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NHS Reorganisation — [Mike Gapes in the Chair]

Part of the debate – in Westminster Hall at 3:13 pm on 12th December 2018.

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Photo of Justin Madders Justin Madders Shadow Minister (Health and Social Care), Shadow Minister (Business, Energy and Industrial Strategy) (Labour) 3:13 pm, 12th December 2018

Thank you, Mr Gapes. I am sure hon. Members will be keen to return for the remainder of my speech, however long that turns out to be. It is of course a pleasure to serve under your chairmanship.

I congratulate my hon. Friend Faisal Rashid on securing this extremely important debate. It is also very timely as we eagerly await the NHS long-term plan. He made a powerful case about the weaknesses in the Government’s approach and the disgraceful lack of parliamentary oversight of very significant changes to local and national services. I agree that the creation of the NHS was one of the great achievements of this House and this country.

My hon. Friend was right in his analysis of the Health and Social Care Act 2012. He highlighted his concern about accountability in CCGs and the potential for conflicts of interest in them. He also highlighted the lack of transparency that has characterised the STP process since its inception, and he summed up the benefits, from the patient’s perspective, of good integration —of course, no one wants to have to repeat their story on multiple occasions.

My hon. Friend talked about the challenges that the NHS faces with its infrastructure. He will know that those challenges have been exacerbated by the continual capital raids on budgets. His analogy about a football team was amusing—sadly, my own team appears to be taking things rather too seriously at the moment—but it did sum up a lot of the confusion and the illogical approach that we have to healthcare in this country. He was of course right to say that the hard-working staff of the NHS bear the brunt of these many pressures. He also made the point that many of the changes that we have been talking about have not been made in the most open way.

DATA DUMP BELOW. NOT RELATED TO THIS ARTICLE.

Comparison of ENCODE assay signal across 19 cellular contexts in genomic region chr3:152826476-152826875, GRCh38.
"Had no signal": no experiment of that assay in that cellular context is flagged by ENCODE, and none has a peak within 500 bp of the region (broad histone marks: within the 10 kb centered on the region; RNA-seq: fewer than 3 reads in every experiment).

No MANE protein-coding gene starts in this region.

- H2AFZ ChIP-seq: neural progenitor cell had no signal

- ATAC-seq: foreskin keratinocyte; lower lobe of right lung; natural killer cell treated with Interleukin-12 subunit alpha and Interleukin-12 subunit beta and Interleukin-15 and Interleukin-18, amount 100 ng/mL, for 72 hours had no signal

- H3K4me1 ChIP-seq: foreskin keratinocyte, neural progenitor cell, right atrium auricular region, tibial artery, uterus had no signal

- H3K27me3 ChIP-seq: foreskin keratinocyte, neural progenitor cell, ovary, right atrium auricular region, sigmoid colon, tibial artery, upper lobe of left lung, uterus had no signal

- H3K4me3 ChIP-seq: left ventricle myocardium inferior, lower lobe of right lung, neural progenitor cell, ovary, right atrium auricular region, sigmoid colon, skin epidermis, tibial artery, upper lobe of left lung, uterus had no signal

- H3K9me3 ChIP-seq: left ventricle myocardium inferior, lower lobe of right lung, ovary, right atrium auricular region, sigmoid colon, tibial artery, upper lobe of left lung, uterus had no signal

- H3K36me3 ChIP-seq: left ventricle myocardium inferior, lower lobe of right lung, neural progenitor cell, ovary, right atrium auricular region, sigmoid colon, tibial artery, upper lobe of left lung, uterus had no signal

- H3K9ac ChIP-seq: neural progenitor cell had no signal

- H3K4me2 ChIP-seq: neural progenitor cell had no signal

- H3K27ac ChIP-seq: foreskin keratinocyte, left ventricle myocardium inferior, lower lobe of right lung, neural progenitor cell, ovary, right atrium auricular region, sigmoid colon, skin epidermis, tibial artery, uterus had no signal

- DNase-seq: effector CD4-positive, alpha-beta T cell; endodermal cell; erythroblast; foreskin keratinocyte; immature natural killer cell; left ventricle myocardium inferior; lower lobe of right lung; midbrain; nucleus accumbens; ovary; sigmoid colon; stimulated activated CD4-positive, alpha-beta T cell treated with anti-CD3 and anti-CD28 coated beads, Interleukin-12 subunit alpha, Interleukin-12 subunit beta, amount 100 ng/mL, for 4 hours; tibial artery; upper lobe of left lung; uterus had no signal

We also heard from my hon. Friend Siobhain McDonagh. She followed up her question to the Prime Minister with a much more detailed, and devastating, critique of the proposals that affect her constituency. I was staggered to hear that £50 million has been spent on consultation so far. It was also disturbing to hear how bad things are at her accident and emergency department now, before we enter the real depths of winter. I was staggered to hear about the approach to consultation there. I am sure the Minister will want to address that. [Interruption.]